3.1 Multiple Bridges
The NHR study is the first CAORF interactive bridge simulator study. Traditionally, the traffic vessel was programmed to follow a predetermined track. With the traffic ship governed by full hydrodynamic calculations and controlled by another pilot, the interactive simulator experiment posed many interesting challenges:
1. Because the two bridges are different in their equipment configurations and visual presentation, the simulator environment could be a causal factor itself.
2. A master test plan, together with different sets of scenario briefing sheets for each bridge was developed to facilitate the simulator experiment and to reduce the chance of confusion.
3. The interactive simulator environment provides both the visual presence of meeting vessels and voice communications between the two test subject pilots. The major benefit is that the meeting is more natural; the drawback is that the control of test parameters becomes more difficult. This renders the inferential statistical analysis of test data difficult.
3.2 Second Bridge Simulator
Technical expertise, combined with ingenuity and cleverness, and constant focus on the use of COTS, portability, schedule, and cost resulted in a high performance interactive second bridge simulator having all the realism and performance necessary to support the research objectives. Test Subject remarks regarding its realism and functionality proved that all the objectives and requirements had been met!
 Hammell, T.J., Hwang, W-Y., Puglisi, J.J., Stamper, D.H., Webb, D.W., "A Summary Report on Simulator Studies of Norfolk Harbor 50' Deepening", CAORF Report 20-0001-01, USMMA, Kings Point, MARSIM 2003 Conference, Kanazawa, Japan, 25th - 28th August,2003.
Joseph J. Puglisi is the Chief Information Officer at the Maritime College of State University of New York since September 2002. He is also the Campus Academic Officer of SUNY Learning Network (SLN) Asynchronous Learning Network (ALN).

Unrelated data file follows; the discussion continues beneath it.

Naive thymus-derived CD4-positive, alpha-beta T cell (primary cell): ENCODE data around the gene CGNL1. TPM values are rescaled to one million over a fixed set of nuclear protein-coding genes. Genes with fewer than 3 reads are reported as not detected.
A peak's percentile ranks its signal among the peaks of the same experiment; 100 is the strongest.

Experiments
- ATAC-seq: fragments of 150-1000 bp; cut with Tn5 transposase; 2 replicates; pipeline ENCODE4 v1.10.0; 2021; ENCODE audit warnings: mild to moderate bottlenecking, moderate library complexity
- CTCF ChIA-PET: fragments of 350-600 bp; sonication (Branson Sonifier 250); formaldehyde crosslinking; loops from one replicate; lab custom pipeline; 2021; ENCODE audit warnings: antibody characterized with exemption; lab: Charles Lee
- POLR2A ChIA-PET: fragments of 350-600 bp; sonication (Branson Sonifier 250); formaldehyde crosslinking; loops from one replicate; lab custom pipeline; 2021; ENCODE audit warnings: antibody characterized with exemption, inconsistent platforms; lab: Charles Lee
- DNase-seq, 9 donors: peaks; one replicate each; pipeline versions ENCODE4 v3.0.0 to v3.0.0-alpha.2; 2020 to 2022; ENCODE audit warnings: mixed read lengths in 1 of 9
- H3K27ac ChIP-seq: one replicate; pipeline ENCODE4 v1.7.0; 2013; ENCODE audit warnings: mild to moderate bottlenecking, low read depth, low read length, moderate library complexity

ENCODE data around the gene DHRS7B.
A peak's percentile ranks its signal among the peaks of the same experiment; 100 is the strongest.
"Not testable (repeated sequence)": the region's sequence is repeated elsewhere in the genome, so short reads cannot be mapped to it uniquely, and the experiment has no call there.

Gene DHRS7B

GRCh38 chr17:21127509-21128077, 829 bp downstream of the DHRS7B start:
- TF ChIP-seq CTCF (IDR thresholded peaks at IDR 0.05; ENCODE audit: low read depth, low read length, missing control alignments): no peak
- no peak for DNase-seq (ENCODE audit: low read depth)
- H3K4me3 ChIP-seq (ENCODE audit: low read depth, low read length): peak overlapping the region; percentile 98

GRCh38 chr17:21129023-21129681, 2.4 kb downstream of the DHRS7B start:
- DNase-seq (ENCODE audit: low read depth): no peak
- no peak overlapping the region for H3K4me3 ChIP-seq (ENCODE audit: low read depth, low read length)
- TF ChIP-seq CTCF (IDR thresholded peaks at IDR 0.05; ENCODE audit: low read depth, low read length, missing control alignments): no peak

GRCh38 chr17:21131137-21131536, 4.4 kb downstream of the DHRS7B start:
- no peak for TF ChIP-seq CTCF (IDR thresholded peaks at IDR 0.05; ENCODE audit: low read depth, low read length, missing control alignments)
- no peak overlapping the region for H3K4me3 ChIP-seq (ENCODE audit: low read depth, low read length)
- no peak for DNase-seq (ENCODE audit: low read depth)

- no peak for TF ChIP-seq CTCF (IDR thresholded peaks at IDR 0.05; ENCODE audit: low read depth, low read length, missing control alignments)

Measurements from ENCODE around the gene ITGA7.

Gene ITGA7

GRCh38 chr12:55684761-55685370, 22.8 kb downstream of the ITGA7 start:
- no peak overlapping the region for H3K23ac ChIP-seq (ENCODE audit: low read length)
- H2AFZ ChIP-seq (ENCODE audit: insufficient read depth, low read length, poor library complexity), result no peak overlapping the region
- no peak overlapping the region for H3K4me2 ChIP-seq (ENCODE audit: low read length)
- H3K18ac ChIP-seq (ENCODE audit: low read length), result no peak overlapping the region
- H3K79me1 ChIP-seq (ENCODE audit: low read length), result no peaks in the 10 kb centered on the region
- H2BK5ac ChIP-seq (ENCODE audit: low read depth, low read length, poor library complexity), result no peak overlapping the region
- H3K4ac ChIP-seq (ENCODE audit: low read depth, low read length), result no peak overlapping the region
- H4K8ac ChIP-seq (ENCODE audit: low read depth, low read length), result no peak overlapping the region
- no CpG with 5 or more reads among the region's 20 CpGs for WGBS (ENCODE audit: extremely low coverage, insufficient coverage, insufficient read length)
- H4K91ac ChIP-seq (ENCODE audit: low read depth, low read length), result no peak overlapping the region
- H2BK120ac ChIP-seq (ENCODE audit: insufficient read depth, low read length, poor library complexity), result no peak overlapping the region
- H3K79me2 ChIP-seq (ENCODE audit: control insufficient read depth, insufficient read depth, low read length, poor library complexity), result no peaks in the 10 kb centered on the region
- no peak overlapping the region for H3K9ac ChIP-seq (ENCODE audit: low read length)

Responsibilities include development and operation of academic & administrative computing, e-learning, simulation, networks, and computing systems. He works jointly with faculty to explore and encourage the effective use of technology tools in teaching and research. For the prior 12 years, he was the Director, Office of Computer Resources, USMMA, responsible for instructional systems development, including the integration of computers into curriculum. He has been involved in instructional development and simulation for over 25 years, including the technical design changes and operation of the Nuclear Ship Savannah Power Plant Simulation Training Facility.
He was also involved in the ship simulator research program with the CAORF since its inception and was its Managing Director for 10 years, responsible for major inter-agency simulation research programs, training systems design and implementation. He conceived, designed and implemented the Joint USMMA/Military Sealift Command TAO Medium Speed Diesel Simulator Program. He received Ph.D. (1996) from Cardiff University, MS (1972) from New York University, and BS (1969) from City University of New York.